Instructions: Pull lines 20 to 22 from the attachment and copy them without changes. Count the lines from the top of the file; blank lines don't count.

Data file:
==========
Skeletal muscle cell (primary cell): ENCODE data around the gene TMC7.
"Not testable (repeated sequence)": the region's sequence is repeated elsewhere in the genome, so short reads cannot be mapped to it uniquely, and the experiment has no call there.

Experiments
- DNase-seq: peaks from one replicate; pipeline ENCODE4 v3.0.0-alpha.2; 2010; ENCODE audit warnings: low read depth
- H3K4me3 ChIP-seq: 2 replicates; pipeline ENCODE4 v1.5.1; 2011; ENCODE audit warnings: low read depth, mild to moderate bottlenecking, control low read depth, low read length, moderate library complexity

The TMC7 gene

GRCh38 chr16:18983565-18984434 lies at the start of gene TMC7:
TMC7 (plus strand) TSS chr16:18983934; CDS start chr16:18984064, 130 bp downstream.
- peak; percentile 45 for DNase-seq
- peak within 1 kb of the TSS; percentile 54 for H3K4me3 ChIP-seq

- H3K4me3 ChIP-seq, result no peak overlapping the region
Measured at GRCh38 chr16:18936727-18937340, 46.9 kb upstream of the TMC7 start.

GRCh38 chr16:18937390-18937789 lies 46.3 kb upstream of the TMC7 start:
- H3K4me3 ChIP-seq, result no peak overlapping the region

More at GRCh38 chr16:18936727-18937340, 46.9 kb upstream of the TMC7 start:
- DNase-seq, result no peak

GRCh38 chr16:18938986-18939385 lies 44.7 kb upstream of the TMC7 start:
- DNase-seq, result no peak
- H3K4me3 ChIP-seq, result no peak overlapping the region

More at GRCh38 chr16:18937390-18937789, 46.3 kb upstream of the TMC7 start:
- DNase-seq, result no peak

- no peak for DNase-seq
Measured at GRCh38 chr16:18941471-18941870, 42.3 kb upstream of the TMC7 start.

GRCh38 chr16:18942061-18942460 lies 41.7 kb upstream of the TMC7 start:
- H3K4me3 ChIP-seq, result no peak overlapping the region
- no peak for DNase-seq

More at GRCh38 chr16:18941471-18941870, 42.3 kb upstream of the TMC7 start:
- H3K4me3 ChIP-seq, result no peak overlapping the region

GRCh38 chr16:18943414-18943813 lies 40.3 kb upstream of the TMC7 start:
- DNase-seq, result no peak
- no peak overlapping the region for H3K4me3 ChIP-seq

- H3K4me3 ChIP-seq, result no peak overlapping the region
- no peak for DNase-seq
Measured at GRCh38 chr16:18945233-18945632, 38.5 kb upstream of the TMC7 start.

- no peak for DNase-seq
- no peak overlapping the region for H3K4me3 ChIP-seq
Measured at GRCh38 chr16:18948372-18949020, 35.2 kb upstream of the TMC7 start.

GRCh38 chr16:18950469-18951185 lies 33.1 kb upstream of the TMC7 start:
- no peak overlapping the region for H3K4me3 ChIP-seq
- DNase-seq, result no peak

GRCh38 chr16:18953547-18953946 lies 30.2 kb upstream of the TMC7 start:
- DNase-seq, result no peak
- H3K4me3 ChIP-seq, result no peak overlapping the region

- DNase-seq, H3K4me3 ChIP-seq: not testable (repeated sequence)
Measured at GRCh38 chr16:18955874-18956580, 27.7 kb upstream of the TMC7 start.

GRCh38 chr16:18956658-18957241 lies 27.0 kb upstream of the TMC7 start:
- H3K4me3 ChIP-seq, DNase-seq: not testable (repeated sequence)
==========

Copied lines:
More at GRCh38 chr16:18937390-18937789, 46.3 kb upstream of the TMC7 start:
- DNase-seq, result no peak

- no peak for DNase-seq